I confess. I am an avid Red Sox fan and spend considerable (OK, probably too much) time every week watching not only the games, but also the pregame and postgame (only if they win, of course) shows. A side benefit of watching the interviews before and after the game is that I have so many opportunities to learn valuable lessons about managing employees from a very knowledgeable manager, Tito "Terry" Francona.
Here is a recent example:
Back up catcher Doug Mirabelli was traded away during the off-season and then reacquired because of his usually phenomenal ability to catch pitcher Tim Wakefield's fluttering knuckleball. Commenting on Mirabelli's three passed balls in one inning that led to a run in a game against the archrival Yankees, Francona said, "When you see balls getting by Dougie, you know that ball is moving pretty good."
This is typical of the way Terry manages to say positive, upbeat and reassuring when talking about his players. He always says positive things about and to his employees—even just after they have pitched a horrific game, when they are in the midst of a terrible batting slump or when they exhibit unsportsmanlike behavior on the field. He makes sure his players feel appreciated and supported by him. I believe it helps them to become better players.
Terry is a rarity among managers in any type of organization. Most are much more likely to say negative, rather than positive, things about their employees. They make these negative comments both directly to employees as well as behind their backs. This typically exacerbates rather than improves a bad situation. Employees who are criticized only occasionally feel unsupported, anxious and stressed. As a result, their attitude and performance suffers.
What to do:
1. Communicate the positives
Make a list of positive things about each of your employees and then make it a point to tell them frequently how much you appreciate their work and why.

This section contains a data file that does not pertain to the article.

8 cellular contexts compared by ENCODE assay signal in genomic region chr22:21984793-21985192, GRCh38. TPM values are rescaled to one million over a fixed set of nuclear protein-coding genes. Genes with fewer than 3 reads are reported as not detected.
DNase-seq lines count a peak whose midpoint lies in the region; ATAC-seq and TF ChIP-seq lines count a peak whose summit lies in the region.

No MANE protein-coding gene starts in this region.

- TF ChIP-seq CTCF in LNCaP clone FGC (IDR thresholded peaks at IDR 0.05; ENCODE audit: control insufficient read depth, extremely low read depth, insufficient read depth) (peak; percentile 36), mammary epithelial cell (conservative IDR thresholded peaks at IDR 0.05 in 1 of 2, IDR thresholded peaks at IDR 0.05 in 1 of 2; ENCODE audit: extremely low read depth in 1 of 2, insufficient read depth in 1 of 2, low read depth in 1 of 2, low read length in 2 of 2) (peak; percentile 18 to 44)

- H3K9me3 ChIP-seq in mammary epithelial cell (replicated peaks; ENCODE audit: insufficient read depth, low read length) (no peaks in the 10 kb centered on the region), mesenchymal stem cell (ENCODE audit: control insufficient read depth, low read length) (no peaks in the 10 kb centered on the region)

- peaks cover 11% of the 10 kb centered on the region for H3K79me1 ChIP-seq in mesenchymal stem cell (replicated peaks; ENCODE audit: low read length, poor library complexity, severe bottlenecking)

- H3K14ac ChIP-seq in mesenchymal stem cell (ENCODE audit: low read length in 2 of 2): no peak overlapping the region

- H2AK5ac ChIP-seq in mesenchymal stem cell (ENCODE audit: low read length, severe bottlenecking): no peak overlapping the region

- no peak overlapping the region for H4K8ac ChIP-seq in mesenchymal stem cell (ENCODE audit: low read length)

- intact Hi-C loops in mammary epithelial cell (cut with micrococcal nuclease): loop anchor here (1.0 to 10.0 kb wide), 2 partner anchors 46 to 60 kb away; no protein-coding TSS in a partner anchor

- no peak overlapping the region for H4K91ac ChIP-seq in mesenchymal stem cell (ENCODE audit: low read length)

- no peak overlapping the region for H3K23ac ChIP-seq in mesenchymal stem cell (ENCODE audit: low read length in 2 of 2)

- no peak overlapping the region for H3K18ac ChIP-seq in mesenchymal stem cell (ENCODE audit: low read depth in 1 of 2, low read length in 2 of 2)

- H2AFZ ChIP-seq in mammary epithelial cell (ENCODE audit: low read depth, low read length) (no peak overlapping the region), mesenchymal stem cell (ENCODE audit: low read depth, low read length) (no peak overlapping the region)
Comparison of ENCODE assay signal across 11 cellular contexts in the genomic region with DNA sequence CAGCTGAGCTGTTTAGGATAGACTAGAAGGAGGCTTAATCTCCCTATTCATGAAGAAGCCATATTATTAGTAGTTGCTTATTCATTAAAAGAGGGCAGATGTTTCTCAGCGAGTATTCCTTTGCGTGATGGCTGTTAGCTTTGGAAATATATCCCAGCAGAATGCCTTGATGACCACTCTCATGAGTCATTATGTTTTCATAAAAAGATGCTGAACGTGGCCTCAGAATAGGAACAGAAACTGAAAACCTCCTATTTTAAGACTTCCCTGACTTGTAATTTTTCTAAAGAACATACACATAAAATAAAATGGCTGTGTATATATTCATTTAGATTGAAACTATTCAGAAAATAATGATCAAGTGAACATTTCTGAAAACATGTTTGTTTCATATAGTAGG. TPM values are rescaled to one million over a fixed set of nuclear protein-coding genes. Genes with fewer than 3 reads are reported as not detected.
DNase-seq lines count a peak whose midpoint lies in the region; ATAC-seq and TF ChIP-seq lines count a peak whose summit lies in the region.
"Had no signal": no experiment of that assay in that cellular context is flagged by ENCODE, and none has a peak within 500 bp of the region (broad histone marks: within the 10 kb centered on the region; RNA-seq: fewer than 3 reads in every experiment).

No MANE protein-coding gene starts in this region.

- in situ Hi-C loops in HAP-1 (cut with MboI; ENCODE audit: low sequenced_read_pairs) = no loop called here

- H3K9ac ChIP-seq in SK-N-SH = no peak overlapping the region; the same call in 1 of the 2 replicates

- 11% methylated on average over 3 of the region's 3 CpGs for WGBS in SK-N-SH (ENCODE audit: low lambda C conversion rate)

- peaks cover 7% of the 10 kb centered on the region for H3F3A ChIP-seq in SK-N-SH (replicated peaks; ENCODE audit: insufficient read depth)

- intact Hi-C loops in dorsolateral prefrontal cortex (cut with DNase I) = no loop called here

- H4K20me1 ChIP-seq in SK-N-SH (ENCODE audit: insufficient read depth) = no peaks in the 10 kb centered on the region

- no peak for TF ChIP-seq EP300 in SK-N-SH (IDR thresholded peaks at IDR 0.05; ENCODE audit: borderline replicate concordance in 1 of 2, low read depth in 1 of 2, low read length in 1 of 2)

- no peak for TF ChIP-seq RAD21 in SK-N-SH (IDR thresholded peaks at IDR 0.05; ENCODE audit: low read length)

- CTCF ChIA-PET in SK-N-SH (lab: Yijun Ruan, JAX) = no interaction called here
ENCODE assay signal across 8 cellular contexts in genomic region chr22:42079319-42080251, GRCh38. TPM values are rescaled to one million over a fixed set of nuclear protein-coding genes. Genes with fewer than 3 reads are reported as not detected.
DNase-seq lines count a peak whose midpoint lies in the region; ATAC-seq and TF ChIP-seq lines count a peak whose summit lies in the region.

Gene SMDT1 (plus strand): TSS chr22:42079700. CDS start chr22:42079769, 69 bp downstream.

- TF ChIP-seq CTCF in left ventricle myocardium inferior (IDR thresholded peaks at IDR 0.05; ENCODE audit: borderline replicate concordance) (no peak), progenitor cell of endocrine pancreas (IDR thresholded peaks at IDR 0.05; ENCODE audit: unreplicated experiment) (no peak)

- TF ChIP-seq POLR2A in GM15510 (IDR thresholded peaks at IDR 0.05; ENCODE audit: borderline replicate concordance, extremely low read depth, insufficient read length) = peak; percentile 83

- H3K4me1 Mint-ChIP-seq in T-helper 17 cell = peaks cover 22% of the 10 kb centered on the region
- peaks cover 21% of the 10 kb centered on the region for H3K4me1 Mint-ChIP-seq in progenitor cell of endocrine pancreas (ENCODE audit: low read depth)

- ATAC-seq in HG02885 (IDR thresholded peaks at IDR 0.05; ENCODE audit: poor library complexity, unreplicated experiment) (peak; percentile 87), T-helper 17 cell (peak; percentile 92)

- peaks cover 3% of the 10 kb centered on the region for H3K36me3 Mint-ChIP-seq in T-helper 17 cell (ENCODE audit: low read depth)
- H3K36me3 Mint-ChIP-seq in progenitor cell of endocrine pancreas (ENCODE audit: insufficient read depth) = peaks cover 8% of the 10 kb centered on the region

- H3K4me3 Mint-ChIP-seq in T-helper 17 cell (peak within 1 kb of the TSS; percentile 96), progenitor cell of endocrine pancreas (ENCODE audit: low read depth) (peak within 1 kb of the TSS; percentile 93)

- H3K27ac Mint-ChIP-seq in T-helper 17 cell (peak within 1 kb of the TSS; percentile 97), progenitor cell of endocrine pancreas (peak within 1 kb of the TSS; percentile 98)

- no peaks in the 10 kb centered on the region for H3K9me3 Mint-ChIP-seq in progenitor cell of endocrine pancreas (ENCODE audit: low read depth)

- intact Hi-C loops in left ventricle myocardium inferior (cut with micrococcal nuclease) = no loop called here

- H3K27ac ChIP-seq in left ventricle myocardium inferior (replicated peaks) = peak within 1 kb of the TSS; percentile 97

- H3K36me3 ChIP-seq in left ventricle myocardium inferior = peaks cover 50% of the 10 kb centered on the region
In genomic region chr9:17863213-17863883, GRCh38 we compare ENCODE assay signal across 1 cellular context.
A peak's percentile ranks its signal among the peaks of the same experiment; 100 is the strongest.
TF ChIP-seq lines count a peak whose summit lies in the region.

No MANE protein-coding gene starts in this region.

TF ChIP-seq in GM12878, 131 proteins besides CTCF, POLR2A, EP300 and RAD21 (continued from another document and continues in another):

2. Make sure “never is heard a disparaging word”
Make it a practice to NEVER utter a bad word about employees to their coworkers. Bad-mouthing will get back to your employees and they will becoming demotivated. Keep negativity to yourself.
3. Catch people in the act of doing well
Behaviorists have proven that positive reinforcement is most effective when it occurs immediately after the behavior that you are trying to encourage. Don't wait until performance review time to praise an employee; say something right away.
4. Don't rush to judgment
When an employee does something wrong, a good managers withholds judgment and gives the employee the benefit of the doubt. For example, if an employee arrives late to work one morning, instead of immediately thinking negatively about the employee (e.g., he's lazy, he doesn't care about his work or he just can't be trusted), probe to learn more about the situation so that you can understand it from the employee's perspective (e.g., my car broke down, my child was sick or traffic was unusually bad).
Even if you’re a Yankees fan, take a lesson from the Red Sox skipper. Stay upbeat and positive when managing your employees. Communicate the positives, catch them in the act of doing good things, don't "dis" them and don't rush to judgment. Make this your management mantra and you won't have to wait another 86 years to become a champion.